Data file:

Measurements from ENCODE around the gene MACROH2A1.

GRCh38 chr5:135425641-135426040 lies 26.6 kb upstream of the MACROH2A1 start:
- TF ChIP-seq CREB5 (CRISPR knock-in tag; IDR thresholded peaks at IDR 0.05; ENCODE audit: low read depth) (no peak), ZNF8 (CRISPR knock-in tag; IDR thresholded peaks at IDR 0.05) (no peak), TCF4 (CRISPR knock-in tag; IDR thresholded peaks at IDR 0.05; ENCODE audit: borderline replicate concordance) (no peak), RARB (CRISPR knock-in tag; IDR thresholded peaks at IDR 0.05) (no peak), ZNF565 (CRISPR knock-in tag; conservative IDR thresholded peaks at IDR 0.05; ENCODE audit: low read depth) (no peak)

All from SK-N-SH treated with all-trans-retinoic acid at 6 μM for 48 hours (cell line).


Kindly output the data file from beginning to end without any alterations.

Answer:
Measurements from ENCODE around the gene MACROH2A1.

GRCh38 chr5:135425641-135426040 lies 26.6 kb upstream of the MACROH2A1 start:
- TF ChIP-seq CREB5 (CRISPR knock-in tag; IDR thresholded peaks at IDR 0.05; ENCODE audit: low read depth) (no peak), ZNF8 (CRISPR knock-in tag; IDR thresholded peaks at IDR 0.05) (no peak), TCF4 (CRISPR knock-in tag; IDR thresholded peaks at IDR 0.05; ENCODE audit: borderline replicate concordance) (no peak), RARB (CRISPR knock-in tag; IDR thresholded peaks at IDR 0.05) (no peak), ZNF565 (CRISPR knock-in tag; conservative IDR thresholded peaks at IDR 0.05; ENCODE audit: low read depth) (no peak)

All from SK-N-SH treated with all-trans-retinoic acid at 6 μM for 48 hours (cell line).